When the amendments were written it was true that they were aimed at the rich, but congress purposely did not make their taxation breakpoints COLA adjustable so that today’s median family income of $55,000 makes that part of your Social Security in taxable. With your example of a $28,000 SS benefit the 85% level starts at only $30,001. Unfortunately it do not take “a lot of income” to reach the 85% taxation level. You get to 85% thousands of dollars before you get to the 25% tax bracket.

There is a great tool on line, TaxCaster by TurboTax, that will illustrate all of your tax questions. I use it constantly to see what my end of year tax situation is estimated to be. I went there and told it I was married and we were both 65, then went to ‘Other Income’ and filled in $40,000 IRA income and $28,000 SS benefit. Total tax was $3,791 and I was in the 15% bracket with $31,400 taxable income.

I added $100 to the IRA income and my taxable income went to $31,585, an increase of $185.
Post Tue Sep 08, 2015 11:29 pm
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IntermountainAC
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IRAs and Rotha  Reply with quote  

I did a little numbers experiment:
Assume one has $10,000 per year to put aside for retirement.
Assume he is, and remains, in the 25% tax bracket and investment return is a constant 10%.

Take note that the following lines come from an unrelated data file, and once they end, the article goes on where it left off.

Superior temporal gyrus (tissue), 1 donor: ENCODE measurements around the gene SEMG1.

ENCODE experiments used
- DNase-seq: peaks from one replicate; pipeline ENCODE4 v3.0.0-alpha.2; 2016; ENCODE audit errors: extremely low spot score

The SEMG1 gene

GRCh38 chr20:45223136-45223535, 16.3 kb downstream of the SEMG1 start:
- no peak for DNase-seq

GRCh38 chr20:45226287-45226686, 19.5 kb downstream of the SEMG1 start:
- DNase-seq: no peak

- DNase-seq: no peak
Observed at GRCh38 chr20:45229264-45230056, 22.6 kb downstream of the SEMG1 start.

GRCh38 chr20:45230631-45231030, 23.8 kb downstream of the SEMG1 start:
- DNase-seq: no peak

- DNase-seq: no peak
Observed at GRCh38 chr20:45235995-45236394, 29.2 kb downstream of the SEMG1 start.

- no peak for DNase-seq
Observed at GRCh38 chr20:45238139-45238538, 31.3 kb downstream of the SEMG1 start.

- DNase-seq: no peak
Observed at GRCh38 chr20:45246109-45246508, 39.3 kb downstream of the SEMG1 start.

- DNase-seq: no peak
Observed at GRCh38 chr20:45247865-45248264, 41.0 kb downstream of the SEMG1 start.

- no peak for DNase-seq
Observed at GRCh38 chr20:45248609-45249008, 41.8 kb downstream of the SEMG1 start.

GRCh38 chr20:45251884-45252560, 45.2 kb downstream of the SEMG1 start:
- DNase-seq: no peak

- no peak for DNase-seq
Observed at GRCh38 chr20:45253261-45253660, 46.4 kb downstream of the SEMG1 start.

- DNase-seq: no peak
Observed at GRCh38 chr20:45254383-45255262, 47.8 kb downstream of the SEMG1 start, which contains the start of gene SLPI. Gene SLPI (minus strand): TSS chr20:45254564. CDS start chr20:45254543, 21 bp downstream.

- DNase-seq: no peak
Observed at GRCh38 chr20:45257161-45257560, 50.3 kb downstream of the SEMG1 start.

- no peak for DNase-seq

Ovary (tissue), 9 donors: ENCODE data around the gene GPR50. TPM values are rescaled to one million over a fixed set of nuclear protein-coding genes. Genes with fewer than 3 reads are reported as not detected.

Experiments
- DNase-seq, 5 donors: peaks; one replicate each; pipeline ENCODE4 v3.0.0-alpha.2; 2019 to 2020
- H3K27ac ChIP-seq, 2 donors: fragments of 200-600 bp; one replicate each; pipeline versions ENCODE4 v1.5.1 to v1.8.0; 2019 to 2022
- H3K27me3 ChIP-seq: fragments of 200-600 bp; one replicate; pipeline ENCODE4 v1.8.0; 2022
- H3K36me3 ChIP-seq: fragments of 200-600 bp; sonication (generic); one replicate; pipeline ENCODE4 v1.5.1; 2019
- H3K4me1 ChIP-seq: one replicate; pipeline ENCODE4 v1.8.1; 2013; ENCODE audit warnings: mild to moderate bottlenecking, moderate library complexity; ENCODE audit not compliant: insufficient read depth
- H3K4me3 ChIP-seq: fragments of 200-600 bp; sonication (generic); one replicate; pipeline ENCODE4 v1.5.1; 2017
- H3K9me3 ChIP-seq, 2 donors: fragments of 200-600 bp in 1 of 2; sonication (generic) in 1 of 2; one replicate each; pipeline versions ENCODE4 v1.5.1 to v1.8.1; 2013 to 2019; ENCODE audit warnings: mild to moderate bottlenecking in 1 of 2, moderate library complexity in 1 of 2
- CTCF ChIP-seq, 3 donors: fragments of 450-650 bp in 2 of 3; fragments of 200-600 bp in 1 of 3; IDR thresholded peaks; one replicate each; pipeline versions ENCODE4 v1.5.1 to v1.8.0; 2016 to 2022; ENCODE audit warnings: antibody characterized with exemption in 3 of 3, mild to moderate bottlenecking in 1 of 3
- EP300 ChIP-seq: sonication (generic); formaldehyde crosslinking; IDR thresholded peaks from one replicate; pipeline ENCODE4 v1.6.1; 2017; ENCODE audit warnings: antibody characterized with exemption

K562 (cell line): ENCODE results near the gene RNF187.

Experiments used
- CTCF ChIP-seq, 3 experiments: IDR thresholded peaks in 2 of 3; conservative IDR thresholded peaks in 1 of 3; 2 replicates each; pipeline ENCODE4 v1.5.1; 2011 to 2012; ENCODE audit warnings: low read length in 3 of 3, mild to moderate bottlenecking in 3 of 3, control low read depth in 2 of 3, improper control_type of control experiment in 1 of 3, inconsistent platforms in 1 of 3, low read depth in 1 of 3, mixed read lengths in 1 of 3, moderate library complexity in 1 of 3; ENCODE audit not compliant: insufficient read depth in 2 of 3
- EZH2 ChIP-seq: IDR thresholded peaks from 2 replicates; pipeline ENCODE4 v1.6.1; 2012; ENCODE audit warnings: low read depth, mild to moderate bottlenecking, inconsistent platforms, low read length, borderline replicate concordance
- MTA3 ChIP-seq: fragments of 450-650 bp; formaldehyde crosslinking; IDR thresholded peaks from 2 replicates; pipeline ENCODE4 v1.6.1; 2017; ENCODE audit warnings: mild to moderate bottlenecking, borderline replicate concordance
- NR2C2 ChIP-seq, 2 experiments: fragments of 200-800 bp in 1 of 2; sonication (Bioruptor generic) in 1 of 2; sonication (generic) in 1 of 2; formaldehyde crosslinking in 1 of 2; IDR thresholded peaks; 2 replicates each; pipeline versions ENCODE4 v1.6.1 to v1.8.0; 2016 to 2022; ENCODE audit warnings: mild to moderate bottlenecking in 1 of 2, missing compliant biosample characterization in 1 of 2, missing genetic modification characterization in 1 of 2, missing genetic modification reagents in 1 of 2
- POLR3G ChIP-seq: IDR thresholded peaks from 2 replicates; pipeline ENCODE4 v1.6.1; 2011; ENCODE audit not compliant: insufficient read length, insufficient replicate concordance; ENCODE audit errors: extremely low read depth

The entire amount may go into an IRA, or he may pay the tax and put $7,500 into the ROTH.
He puts the money in for 10 years and then takes it all out over 10.
His takeout is essentially the same for both (~$1630 per month).

So the choice becomes a retirement tax bracket estimation game. If you think your bracket will be lower in retirement go for the IRA, but minimum distributions may bump up your backet. If you think your bracket will be higher, go for the ROTH.

That experiment was trivial, but gives the (should be) expected result that you need to know more to choose wisely. Over the past 15 years I have written a computer program that is essentially a lifetime financial simulator that helps you to understand the 'more' required for wise choice. Now I fancy that I want to sell it, but first I need to give away some copies to see if anybody else thinks it is useful. Look at http://intermountainac.net/WI2.php and if you want a freebie email me at cvfac-info@intermountainac.net and I'll send you one.